- Figures poétiques japonaises: La genèse de la poésie en chaιne
Renga, linked verse, generally calls to mind such fifteenth-century poets as Sōgi and Shōhaku and their magisterial hundred-link sequences. Before them came the poetry and renga rules of Nijō Yoshimoto, and before him the first serious renga gatherings and the pioneering rules of the thirteenth century. And before these, was there linked verse, and if so, how did it come to be? These are the questions addressed by Sumie Terada in her stimulating monograph, the title of which might be translated as "Japanese Poetic Expressions: The Genesis of Linked Verse."
The emergence of renga as a genre is usually seen as a thirteenth-century event, and the preceding century or so is considered its formative period. This latter phase is characterized by a more structured, intentional approach to the composition of tanrenga, the thirty-one-syllable, two-link "short renga" that is the earliest form of linked verse, and by the development of kusari, or "chain," renga, the linking of three or more stanzas that gradually developed into the long sequences of later centuries.
Terada, however, believes that the roots of renga go far deeper than the late eleventh century: roughly one-third of her study concerns eighth-century prosody with particular relation to Man'yōshū, while the remainder explores the characteristics and rhetorical devices employed in tanrenga throughout the Heian period. In Figures poétiques, Terada analyzes tanka and tanrenga written over this five-hundred-year period in order to reveal the rhetorical "structures" that precede and facilitate the development of linking in mature renga.
Figures poétiques thus is concerned less with literary evaluation than poetic structure, rhetoric, and theory. It inquires clearly and in detail into a subject that most scholars of premodern Japanese poetry accept as a given: the grounding of the extraordinary genre of renga on the conventions of tanka, despite substantial formal differences between the two. Terada demonstrates, for example, precisely how and why the practice of sari-kirai (the required switching of subject after a certain number of links) could become a basic feature of renga, and she describes the origins of fushimono, or set topics. Unapologetically scholarly, Figures poétiques assumes its readers have a basic knowledge of tanka and renga and generously illustrates its points with diagrams. Those who meet its challenges will be rewarded by an assured, thorough exploration of the prehistory of renga and of the neglected tanrenga, and will gain added appreciation for the ingenious nature of premodern Japanese poetry.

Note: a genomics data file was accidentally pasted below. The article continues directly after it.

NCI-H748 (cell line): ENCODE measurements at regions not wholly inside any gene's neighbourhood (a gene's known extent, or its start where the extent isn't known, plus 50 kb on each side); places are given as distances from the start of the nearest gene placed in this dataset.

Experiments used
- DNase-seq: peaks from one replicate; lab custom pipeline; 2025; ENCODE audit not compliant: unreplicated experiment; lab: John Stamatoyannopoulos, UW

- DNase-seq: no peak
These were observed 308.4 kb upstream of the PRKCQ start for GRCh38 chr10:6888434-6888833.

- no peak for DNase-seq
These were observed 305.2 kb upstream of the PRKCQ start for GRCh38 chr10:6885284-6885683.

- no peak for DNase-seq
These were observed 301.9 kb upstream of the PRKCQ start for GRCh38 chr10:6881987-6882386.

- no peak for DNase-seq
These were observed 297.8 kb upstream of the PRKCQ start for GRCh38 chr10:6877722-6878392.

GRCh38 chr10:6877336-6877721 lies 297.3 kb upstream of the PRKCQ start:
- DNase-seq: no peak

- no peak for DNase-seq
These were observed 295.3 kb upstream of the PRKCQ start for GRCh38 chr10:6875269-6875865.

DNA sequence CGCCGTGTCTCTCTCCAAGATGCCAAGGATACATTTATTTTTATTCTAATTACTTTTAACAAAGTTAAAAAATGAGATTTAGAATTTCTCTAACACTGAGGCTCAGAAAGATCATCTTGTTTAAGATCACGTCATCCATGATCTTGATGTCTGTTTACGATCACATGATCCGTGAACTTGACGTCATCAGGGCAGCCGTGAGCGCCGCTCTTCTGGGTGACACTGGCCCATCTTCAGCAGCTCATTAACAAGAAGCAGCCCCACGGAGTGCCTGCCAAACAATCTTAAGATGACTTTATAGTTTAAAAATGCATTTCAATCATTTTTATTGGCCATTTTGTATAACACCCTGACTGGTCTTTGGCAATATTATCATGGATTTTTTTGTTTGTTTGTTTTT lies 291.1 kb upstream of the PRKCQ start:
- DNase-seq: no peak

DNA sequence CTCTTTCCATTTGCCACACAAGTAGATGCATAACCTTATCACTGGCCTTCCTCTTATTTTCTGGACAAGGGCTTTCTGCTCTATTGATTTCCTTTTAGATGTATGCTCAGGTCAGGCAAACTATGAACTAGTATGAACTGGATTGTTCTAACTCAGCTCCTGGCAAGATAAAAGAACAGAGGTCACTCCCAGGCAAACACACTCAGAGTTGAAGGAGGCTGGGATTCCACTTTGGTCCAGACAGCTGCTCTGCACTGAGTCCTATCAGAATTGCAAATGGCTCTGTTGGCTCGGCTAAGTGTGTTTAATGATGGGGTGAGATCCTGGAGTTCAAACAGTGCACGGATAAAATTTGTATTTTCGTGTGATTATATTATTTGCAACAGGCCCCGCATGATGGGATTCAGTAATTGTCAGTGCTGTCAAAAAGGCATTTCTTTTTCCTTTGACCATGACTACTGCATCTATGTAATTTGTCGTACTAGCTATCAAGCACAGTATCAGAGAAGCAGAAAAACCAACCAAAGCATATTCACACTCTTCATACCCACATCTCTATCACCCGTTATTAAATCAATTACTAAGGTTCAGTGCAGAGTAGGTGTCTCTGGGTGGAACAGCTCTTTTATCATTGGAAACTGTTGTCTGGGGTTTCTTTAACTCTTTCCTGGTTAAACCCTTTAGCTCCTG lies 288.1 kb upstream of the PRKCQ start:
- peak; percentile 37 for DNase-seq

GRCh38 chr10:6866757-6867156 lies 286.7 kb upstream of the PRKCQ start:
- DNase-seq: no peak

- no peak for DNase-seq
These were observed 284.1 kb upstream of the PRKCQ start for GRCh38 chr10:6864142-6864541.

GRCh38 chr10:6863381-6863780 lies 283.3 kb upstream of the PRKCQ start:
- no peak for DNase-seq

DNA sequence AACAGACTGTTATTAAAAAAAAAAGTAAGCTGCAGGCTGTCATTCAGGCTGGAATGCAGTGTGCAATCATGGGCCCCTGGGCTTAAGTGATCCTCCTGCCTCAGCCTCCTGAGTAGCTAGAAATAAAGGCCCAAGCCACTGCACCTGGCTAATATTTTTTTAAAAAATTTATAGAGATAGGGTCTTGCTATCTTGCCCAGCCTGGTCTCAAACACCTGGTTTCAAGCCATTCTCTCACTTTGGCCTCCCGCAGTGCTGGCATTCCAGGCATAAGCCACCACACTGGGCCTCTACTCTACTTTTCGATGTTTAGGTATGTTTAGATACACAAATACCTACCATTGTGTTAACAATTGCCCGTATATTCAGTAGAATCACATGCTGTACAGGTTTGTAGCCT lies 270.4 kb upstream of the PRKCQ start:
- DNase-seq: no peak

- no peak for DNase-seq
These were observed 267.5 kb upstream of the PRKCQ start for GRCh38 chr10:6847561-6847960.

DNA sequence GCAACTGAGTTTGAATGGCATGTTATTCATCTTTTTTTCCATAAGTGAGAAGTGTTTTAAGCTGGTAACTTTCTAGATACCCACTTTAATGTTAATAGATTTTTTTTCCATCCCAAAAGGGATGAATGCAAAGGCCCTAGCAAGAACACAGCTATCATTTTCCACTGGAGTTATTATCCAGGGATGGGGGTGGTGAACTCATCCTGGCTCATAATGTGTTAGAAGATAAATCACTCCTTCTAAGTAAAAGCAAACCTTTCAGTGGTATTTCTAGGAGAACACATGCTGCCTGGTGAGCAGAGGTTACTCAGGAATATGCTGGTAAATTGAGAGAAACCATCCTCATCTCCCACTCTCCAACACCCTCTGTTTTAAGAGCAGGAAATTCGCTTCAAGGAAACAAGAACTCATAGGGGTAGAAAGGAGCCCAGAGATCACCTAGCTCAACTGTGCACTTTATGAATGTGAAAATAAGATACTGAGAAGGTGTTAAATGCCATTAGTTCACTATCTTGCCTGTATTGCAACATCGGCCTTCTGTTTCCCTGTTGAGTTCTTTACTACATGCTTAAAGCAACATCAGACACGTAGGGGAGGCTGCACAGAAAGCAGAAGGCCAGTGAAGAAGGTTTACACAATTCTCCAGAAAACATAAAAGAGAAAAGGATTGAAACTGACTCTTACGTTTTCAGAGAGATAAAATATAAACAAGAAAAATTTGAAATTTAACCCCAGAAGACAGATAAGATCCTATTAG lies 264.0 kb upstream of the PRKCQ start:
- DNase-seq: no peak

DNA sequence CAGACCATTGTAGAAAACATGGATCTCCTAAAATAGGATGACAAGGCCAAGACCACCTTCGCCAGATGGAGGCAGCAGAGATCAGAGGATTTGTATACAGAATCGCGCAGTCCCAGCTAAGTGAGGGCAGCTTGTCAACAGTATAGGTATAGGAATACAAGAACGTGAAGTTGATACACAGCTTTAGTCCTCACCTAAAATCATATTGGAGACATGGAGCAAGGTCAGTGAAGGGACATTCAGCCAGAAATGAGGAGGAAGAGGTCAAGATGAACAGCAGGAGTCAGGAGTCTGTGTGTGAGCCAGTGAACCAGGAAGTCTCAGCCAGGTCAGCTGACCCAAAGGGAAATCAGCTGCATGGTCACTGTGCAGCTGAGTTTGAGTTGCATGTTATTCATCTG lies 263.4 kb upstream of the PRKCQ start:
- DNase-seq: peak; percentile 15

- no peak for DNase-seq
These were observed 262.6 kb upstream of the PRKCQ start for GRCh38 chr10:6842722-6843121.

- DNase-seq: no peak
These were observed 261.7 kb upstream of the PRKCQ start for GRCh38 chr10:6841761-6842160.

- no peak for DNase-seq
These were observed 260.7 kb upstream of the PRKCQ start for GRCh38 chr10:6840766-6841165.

Terada's discussion of eighth-century poetic conventions appears at first glance to cover familiar ground, including explanations of the origin and function of the makurakotoba (our "pillow word," felicitously rendered "mot initiateur" in Figures poétiques) and the jokotoba ("preface," or "motif initiateur"). What is striking about this section, however, is Terada's demonstration of the role played by these well-known devices in preparing the way for linked verse. Among the properties of the jokotoba, for example, is the capacity to link two homophonic but semantically different units. Terada perceives this as an essential device both for tanrenga as practiced from the tenth century on and for linking in general (p. 92). [End Page 536]
The analysis of rhetorical devices continues in the final two sections, which are devoted to Heian tanrenga. Terada shows that, like the makurakotoba and other Man'yō conventions, the new rhetorical techniques of early and mid-Heian were vital factors in developing mature linked verse. The kakekotoba ("pivot word," or "motpivot") is seen as the basis of the linking system, creating a unified discourse by placing in correspondence elements belonging to different semantic domains (pp. 198-200); engo ("word association," or "mots associés") are the agents that form a semantic network ensuring cohesion between stanzas; and mitate ("elegant confusion," or "jeu de transfert") is described as a device exploited to introduce thematic change, an...